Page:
I had my first of three sons in 2012. That was the year that I first felt the absolute mind fog that is postnatal depression.
I’ve had some extremely rough times since then. Having three aged 3 and under is no walk in the park. Many times the fog has taken over and I’ve broken. Even with the assistance of those little white pills, I have days that are beyond what I can handle.
Tonight, after a particularly hard day, I broke.
Now when I say I broke I don’t mean that I had a little scream into my pillow, though that’s probably what I should have done. No, I full on, straight jacket, padded cell broke.
I broke in a way that only my husband has seen before. I broke in a way that I’m sure will get my family and friends talking when they read about it. But if I’m honest about the way I broke then maybe I can help someone else who is struggling by showing them that they’re not alone.
I just couldn’t handle the screaming anymore. It’s not their fault, I know this, but my mind is foggy remember. The screaming ate at my brain. The crying and the yelling tore at my soul and I felt like I was going to implode. I managed to put the baby safely down on the bed.
And then I ran.
I ran to my husband. And as I ran I yelled. Over and over I yelled “I’ve had enough, I’ve had enough, I’ve had enough”. I got to my husband and I pleaded with him “he’s on the bed, please, please take him” and I ran again.
This time I ran to the bathroom, I locked the door and turned on the shower. I heard my husband going to the baby and my hot, prickled skin started to cool. I stepped into the steaming cubicle of relief, closed my eyes, and inhaled deeply.
With that one breath everything started to melt away. I was no longer a wife or mother. I was 19 again. I was in the shower at my parents house. I had no stress, no responsibilities, no reason to ever turn off the water. I didn’t want to, I wasn’t going to, at that moment in time I didn’t want to be a wife or a mother, I just wanted to be me. The me that I used to be, the one I haven’t seen for a while because she’s lost in the fog, or she doesn’t exist anymore, I’m honestly not sure which it is at this point.
Either way I longed for her. For the freedom she got to enjoy.
And then, with one small sound the very thing that drove me in there, pulled me back out. I heard my beautiful, innocent three year old son giggling. I had run into the shower to escape being a mum for five minutes but that sweet, soft sound that I somehow managed to hear over the pounding hot water spoke to my soul.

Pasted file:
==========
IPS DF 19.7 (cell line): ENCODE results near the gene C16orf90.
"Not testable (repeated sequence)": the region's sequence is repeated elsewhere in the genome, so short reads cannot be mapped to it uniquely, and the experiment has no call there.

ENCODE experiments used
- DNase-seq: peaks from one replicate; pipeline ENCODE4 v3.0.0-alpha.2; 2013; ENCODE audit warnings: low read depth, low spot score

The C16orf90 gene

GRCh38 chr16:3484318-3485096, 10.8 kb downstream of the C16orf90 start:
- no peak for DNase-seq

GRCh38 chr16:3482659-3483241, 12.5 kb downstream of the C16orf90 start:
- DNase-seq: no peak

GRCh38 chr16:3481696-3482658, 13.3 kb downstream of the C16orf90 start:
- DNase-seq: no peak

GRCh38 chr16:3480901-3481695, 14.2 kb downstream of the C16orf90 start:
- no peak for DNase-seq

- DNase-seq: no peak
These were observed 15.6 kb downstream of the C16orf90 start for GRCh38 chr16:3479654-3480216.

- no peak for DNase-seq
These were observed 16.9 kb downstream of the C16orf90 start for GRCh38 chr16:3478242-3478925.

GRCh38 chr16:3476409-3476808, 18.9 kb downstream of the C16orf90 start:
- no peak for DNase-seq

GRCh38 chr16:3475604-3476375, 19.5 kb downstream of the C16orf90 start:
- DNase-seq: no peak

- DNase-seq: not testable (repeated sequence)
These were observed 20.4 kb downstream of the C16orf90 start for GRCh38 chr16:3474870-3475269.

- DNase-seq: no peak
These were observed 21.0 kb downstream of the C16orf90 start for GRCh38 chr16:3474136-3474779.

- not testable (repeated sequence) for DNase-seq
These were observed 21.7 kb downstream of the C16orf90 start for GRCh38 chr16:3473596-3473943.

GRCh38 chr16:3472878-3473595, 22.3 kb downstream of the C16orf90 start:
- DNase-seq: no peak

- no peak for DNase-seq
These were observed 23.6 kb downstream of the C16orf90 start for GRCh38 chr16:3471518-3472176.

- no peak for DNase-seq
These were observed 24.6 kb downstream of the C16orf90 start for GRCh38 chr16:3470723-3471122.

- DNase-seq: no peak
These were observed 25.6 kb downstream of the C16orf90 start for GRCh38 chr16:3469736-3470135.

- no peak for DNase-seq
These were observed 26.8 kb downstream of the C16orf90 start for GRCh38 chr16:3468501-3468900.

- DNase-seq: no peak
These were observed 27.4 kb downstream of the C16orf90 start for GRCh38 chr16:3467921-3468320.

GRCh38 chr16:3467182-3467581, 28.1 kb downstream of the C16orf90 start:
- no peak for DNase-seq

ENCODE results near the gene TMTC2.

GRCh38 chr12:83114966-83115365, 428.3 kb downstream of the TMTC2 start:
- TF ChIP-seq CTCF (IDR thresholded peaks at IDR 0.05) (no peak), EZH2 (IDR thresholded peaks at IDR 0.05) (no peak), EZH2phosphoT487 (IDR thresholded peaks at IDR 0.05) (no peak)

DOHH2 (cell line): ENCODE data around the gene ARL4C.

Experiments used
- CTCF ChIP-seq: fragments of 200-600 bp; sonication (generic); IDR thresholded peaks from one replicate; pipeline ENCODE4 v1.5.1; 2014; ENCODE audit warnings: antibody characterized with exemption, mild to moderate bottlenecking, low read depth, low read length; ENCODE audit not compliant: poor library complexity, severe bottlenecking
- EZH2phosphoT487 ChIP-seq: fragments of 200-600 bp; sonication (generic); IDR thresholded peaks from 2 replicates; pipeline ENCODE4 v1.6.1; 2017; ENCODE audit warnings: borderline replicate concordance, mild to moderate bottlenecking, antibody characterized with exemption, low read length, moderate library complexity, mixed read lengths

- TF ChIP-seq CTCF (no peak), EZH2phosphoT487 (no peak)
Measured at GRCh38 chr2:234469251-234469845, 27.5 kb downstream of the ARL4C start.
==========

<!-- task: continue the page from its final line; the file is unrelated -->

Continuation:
I wanted to know what goofy thing he was giggling at. I wanted to see that gorgeous little smile. I wanted to laugh right along with him. See, my children are my sunshine, clearing away the fog. It’s a tricky cycle.
I turned off the water and stood silently for a few moments, listening to my boys and their daddy playing. I am so blessed I reminded myself. I gathered up the shattered pieces of my mind and readied myself to leave the bathroom and join my family.
No apologies would be needed, even though I’d try to give them. My husband would give me a look that meant he understood and that he loves me. The bigger-little boys would run to me, excited to see their mummy and I would take them in my arms and give them the love that was always there, just slightly in the shadow. Then I would take my precious baby in my arms and feed him and look into his beautiful eyes while he nursed.
We would all be ok. Sure, I would get lost in the fog again, it’s a constant battle, but I would be ok.
I would be ok, because even though my mind is fogged over like a winding road through a cold, deep valley, I have three glorious rays of sunshine, guiding me home.
Have you been through PND? SHARE your experience with us in the comments below.
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